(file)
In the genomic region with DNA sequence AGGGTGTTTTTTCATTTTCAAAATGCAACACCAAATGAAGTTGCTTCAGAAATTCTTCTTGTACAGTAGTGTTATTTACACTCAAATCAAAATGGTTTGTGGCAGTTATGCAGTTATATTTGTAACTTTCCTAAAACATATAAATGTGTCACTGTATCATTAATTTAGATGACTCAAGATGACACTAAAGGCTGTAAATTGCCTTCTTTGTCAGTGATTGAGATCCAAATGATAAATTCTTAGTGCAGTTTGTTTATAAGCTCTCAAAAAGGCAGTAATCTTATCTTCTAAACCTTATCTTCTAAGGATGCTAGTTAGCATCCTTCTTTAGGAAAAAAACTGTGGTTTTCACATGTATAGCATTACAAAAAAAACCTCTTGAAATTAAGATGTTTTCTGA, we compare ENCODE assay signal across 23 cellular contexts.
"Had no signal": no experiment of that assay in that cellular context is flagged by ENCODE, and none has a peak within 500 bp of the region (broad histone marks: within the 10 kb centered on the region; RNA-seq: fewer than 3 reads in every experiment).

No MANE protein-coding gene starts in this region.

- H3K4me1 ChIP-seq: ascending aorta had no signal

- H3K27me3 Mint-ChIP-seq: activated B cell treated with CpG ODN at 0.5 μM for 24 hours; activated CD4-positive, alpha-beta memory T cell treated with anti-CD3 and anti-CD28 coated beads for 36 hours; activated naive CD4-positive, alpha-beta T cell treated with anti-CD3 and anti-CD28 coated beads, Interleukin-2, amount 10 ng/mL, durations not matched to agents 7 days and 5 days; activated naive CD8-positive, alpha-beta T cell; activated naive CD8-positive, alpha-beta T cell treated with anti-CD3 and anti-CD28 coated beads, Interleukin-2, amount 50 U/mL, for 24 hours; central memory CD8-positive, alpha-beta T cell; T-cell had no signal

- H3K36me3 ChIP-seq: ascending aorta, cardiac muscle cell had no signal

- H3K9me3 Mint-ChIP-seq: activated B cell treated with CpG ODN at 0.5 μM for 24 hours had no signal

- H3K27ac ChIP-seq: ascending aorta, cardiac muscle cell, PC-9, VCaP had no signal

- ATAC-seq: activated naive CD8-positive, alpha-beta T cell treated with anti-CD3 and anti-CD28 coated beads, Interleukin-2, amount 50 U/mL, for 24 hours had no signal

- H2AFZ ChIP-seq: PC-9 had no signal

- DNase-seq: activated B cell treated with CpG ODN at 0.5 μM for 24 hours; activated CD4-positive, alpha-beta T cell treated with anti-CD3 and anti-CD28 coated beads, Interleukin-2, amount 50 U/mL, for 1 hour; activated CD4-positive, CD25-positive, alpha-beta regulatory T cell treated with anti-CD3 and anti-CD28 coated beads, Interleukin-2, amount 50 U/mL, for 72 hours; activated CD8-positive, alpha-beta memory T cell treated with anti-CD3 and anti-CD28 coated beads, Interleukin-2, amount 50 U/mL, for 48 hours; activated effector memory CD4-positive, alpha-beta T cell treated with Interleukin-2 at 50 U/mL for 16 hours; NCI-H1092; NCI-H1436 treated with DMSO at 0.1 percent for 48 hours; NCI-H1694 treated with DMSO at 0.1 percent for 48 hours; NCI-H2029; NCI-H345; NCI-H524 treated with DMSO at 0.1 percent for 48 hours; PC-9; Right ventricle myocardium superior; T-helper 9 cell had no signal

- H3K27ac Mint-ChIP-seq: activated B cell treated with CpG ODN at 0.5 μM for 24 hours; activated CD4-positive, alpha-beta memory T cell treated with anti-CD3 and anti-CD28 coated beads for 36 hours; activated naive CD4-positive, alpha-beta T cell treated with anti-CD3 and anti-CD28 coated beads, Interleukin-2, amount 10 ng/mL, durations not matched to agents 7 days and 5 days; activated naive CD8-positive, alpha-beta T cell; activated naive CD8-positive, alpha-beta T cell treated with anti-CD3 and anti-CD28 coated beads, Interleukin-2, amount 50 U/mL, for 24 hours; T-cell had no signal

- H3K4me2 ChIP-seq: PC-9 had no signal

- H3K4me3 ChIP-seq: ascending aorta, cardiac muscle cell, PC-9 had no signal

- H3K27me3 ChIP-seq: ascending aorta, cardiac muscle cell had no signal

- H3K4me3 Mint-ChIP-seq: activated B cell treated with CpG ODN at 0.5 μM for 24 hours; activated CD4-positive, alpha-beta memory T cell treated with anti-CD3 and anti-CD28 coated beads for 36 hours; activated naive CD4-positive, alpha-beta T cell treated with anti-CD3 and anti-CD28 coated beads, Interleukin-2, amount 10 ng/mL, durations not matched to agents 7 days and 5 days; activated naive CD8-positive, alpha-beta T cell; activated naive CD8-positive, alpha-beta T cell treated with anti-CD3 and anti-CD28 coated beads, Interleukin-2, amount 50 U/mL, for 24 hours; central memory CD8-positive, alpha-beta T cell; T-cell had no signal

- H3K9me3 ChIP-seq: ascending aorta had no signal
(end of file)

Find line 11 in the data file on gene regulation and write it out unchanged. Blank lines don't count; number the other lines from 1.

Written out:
- DNase-seq: activated B cell treated with CpG ODN at 0.5 μM for 24 hours; activated CD4-positive, alpha-beta T cell treated with anti-CD3 and anti-CD28 coated beads, Interleukin-2, amount 50 U/mL, for 1 hour; activated CD4-positive, CD25-positive, alpha-beta regulatory T cell treated with anti-CD3 and anti-CD28 coated beads, Interleukin-2, amount 50 U/mL, for 72 hours; activated CD8-positive, alpha-beta memory T cell treated with anti-CD3 and anti-CD28 coated beads, Interleukin-2, amount 50 U/mL, for 48 hours; activated effector memory CD4-positive, alpha-beta T cell treated with Interleukin-2 at 50 U/mL for 16 hours; NCI-H1092; NCI-H1436 treated with DMSO at 0.1 percent for 48 hours; NCI-H1694 treated with DMSO at 0.1 percent for 48 hours; NCI-H2029; NCI-H345; NCI-H524 treated with DMSO at 0.1 percent for 48 hours; PC-9; Right ventricle myocardium superior; T-helper 9 cell had no signal